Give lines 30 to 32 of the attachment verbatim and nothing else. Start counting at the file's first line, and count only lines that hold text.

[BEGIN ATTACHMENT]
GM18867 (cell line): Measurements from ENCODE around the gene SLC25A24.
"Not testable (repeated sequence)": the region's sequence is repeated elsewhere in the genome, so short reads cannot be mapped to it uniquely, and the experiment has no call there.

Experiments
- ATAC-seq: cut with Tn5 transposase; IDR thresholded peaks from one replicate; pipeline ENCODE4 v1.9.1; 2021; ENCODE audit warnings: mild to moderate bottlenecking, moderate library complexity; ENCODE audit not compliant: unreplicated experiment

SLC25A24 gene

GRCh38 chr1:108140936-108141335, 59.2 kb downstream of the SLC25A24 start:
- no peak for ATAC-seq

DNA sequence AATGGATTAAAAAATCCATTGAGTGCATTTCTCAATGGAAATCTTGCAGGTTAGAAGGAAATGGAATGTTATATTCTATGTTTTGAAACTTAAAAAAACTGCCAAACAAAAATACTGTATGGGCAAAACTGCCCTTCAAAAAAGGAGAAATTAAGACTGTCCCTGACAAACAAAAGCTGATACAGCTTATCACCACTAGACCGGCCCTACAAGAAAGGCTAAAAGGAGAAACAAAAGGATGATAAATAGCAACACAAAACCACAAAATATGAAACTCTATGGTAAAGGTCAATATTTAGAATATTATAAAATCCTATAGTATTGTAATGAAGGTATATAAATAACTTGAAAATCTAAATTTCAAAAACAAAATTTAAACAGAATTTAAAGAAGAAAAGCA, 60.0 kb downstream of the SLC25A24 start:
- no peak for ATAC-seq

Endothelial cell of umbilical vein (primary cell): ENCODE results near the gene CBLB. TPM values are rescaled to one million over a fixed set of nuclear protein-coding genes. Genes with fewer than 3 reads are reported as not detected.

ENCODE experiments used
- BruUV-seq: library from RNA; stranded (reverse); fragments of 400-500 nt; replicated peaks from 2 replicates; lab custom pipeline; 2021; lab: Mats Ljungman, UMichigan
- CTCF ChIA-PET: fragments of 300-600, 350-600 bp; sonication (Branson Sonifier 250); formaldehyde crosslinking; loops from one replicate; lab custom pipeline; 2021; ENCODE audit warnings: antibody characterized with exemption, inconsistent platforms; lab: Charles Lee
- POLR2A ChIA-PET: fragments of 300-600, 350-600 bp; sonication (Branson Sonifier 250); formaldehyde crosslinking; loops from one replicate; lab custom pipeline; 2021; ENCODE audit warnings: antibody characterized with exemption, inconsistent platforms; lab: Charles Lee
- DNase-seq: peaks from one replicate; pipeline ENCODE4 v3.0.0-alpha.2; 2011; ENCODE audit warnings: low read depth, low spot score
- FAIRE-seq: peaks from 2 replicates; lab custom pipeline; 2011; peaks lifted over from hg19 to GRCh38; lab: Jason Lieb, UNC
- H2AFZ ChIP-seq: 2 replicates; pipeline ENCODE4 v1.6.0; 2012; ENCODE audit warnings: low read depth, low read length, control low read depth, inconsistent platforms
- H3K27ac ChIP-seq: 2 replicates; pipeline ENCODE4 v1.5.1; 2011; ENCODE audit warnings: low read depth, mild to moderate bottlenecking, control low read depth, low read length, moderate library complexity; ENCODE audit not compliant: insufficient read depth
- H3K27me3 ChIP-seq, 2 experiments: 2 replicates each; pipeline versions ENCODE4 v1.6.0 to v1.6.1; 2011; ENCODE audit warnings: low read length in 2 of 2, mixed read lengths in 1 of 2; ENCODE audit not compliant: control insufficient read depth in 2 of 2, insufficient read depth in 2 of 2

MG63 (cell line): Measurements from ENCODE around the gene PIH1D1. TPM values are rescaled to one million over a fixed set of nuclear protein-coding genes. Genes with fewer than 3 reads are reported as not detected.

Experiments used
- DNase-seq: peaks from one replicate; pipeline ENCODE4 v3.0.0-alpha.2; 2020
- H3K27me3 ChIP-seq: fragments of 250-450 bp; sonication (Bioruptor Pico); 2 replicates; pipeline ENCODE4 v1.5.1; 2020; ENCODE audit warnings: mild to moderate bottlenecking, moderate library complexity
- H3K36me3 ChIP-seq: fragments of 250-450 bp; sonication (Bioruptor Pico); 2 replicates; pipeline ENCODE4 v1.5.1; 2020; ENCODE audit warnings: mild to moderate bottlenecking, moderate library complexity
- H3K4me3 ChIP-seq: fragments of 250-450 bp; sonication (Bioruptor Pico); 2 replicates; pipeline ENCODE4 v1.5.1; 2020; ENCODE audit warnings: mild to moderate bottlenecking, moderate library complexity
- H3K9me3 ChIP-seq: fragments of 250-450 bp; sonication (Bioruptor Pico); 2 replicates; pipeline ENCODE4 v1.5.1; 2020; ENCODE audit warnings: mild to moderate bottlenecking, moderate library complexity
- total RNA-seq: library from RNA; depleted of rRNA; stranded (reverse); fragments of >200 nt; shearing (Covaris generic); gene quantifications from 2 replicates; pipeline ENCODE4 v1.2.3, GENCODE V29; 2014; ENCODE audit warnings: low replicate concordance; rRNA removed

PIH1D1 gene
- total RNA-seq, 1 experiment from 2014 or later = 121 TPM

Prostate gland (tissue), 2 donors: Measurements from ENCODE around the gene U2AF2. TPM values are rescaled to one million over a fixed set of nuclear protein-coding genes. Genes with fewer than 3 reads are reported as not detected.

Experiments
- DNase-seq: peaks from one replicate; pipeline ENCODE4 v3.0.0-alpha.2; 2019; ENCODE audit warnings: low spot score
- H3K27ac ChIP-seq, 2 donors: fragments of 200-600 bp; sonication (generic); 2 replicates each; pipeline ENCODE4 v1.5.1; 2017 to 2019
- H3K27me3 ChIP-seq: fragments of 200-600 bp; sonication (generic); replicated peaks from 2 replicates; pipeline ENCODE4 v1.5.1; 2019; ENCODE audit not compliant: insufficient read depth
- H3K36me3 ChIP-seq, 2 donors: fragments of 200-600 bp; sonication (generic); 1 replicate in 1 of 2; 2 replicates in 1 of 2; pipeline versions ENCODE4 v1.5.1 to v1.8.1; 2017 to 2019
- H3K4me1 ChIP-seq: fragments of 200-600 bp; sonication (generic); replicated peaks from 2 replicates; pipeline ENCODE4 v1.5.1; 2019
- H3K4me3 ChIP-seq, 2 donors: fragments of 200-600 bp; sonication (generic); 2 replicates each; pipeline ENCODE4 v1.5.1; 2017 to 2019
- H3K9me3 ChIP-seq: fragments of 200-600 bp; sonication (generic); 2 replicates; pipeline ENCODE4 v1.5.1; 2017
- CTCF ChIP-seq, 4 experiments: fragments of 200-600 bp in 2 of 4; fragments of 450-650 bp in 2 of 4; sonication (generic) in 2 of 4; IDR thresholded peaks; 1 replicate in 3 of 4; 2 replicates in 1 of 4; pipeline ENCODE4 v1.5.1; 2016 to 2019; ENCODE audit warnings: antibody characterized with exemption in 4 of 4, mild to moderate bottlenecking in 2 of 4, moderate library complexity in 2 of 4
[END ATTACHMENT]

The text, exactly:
Prostate gland (tissue), 2 donors: Measurements from ENCODE around the gene U2AF2. TPM values are rescaled to one million over a fixed set of nuclear protein-coding genes. Genes with fewer than 3 reads are reported as not detected.

Experiments
- DNase-seq: peaks from one replicate; pipeline ENCODE4 v3.0.0-alpha.2; 2019; ENCODE audit warnings: low spot score